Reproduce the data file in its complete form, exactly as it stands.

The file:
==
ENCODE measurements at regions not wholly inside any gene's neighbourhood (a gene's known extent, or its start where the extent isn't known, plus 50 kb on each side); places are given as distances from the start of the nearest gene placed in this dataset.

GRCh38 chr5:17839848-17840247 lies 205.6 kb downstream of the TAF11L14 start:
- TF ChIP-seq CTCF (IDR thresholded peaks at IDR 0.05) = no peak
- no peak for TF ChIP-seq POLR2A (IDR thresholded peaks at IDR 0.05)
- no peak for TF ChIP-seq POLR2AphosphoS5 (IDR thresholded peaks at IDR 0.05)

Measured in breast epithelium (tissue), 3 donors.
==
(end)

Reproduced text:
ENCODE measurements at regions not wholly inside any gene's neighbourhood (a gene's known extent, or its start where the extent isn't known, plus 50 kb on each side); places are given as distances from the start of the nearest gene placed in this dataset.

GRCh38 chr5:17839848-17840247 lies 205.6 kb downstream of the TAF11L14 start:
- TF ChIP-seq CTCF (IDR thresholded peaks at IDR 0.05) = no peak
- no peak for TF ChIP-seq POLR2A (IDR thresholded peaks at IDR 0.05)
- no peak for TF ChIP-seq POLR2AphosphoS5 (IDR thresholded peaks at IDR 0.05)

Measured in breast epithelium (tissue), 3 donors.